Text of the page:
Chandragupta Maurya

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For other uses, see Chandragupta.
Chandragupta Maurya

Statue of Chandragupta Maurya

Statue of Chandragupta Maurya, Laxminarayan Temple
1st Mauryan emperor
Reign c.324 – c.297 BCE[1]
Predecessor Dhana Nanda of the Nanda Empire
Successor Bindusara
Born 340 BCE
Pataliputra (now in Bihar)
Died 297 BCE (aged 41–42)[1]
Shravanabelagola, Karnataka[2]
Spouse Durdhara and a daughter of Seleucus I Nicator
Issue Bindusara
Greek Sandrokottos
Dynasty Maurya
Maurya Kings (322 BCE 180 BCE)
Chandragupta (322–297 BCE)
Bindusara (297–272/268 BCE)
Ashoka (272/268–232 BCE)
Dasharatha (232–224 BCE)
Samprati (224–215 BCE)
Shalishuka (215–202 BCE)
Devavarman (202–195 BCE)
Shatadhanvan (195–187 BCE)
Brihadratha (187–180 BCE)
(Shunga Empire)
(180–149 BCE)

Chandragupta Maurya (IAST: Candragupta Maurya, r.321 297 BCE) was the founder of the Maurya Empire and the first emperor to unify north and south west of present-day India into one state. He ruled from 324 BCE until his voluntary retirement and abdication in favour of his son, Bindusara, in 297 BCE.[1][3][4]

Chandragupta Maurya was a pivotal figure in the history of India. Prior to his consolidation of power, most of the Indian subcontinent was divided into mahajanapadas, while the Nanda Empire dominated the Indo-Gangetic Plain.[5] Chandragupta succeeded in conquering and subjugating almost all of the Indian subcontinent by the end of his reign,[nb 1] except Tamil Nadu (Chera, Early Cholas and Early Pandyan Kingdom) and modern-day Odisha (Kalinga). His empire extended from Bengal in the east to Aria or Herat in the west (now called Afghanistan and Balochistan), to the Himalayas and Kashmir in the north, and to the Deccan Plateau in the south.[6] It was the largest empire yet seen in Indian history.[7][8]

In Greek and Latin accounts, Chandragupta is known as Sandrokottos and Androcottus.[9] He became well known in the Hellenistic world for conquering Alexander the Great's easternmost satrapies, and for defeating the most powerful of Alexander's successors, Seleucus I Nicator, in battle. He freed India from Greek rule by 323 BC.[6] Chandragupta subsequently married Seleucus' daughter to formalise an alliance and established a policy of friendship with the Hellenistic kingdoms, which stimulated India's trade and contact with the western world. The Greek diplomat Megasthenes, who visited the Maurya capital Pataliputra, is an important source of Maurya history.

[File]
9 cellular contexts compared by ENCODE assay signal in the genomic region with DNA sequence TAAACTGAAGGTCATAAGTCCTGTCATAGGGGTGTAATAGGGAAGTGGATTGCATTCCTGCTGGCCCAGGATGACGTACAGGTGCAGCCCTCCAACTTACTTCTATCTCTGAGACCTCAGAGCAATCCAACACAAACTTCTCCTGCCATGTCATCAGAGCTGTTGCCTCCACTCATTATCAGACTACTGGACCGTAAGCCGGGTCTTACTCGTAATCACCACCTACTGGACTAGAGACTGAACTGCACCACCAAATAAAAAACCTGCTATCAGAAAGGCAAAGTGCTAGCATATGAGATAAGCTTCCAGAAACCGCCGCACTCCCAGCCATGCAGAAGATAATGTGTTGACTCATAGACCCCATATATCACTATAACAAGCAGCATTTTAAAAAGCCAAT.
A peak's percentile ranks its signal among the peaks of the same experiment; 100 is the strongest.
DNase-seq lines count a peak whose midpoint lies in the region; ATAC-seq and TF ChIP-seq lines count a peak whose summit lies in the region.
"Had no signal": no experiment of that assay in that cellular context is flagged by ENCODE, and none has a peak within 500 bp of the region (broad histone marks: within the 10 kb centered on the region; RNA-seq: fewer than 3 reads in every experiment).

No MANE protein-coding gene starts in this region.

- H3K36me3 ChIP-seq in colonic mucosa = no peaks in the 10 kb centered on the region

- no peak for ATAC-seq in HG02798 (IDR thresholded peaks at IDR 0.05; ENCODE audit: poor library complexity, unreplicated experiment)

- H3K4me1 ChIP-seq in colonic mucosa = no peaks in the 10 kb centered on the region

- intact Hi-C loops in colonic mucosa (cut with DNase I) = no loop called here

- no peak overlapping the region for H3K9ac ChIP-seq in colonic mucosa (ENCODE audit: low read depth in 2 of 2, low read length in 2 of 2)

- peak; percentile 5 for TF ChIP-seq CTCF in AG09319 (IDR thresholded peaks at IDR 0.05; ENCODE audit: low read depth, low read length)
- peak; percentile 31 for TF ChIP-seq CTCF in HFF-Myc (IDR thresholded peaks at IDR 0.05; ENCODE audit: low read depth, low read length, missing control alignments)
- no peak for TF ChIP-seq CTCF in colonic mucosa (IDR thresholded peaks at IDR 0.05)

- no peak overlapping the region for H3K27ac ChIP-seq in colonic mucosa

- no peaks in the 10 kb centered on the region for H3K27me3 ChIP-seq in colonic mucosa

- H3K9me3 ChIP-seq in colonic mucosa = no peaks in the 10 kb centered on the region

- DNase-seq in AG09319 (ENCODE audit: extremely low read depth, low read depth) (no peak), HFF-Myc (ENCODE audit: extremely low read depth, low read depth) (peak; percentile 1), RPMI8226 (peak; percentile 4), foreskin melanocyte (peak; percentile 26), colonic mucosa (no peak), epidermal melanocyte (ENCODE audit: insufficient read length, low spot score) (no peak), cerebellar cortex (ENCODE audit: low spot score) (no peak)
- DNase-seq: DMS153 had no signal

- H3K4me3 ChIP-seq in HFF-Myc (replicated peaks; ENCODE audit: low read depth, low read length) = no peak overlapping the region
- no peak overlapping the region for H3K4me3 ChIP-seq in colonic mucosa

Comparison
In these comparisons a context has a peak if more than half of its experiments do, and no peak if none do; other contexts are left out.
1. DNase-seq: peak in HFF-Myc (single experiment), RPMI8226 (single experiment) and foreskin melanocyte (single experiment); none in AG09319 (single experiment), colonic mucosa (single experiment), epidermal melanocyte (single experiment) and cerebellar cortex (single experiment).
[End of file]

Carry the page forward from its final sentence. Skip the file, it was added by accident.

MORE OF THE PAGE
After unifying much of India, Chandragupta and his chief advisor Chanakya passed a series of major economic and political reforms. He established a strong central administration patterned after Chanakya's text on politics, the Arthashastra. Chandragupta's India was characterised by an efficient and highly organised bureaucratic structure with a large civil service. Due to its unified structure, the empire developed a strong economy, with internal and external trade thriving and agriculture flourishing. In both art and architecture, the Maurya Empire made important contributions, deriving some of its inspiration from the culture of the Achaemenid Empire and the Hellenistic world.[10] Chandragupta's reign was a time of great social and religious reform in India. Buddhism and Jainism became increasingly prominent. According to Jain accounts, Chandragupta abdicated his throne in favour of his son Bindusara, embraced Jainism, and followed Bhadrabahu and other monks to South India. He is said to have ended his life at Shravanabelagola (in present-day Karnataka) through Sallekhana.


The sources which describe the life of Chandragupta Maurya includes Jain, Buddhist, Brahmanical, Latin and Greek sources. Jain sources are Bhadrabahu's Kalpasutra and Hemachandra's Parisishtaparvan. Brahmanical sources are Puranas, Chanakya's Arthashastra, Vishakhadatta's Mudrarakshasa, Somadeva's Kathasaritsagara and Kshemendra's Brihatkathamanjari. Buddhist sources are Dipavamsa, Mahavamsa, Mahavamsa tika and Mahabodhivamsa.[11]

Early life

Very little is known about Chandragupta's youth and ancestry. What is known is gathered from later classical Sanskrit literature, as well as classical Greek and Latin sources which refer to Chandragupta by the names "Sandrokottos" or "Androcottus".[9][12]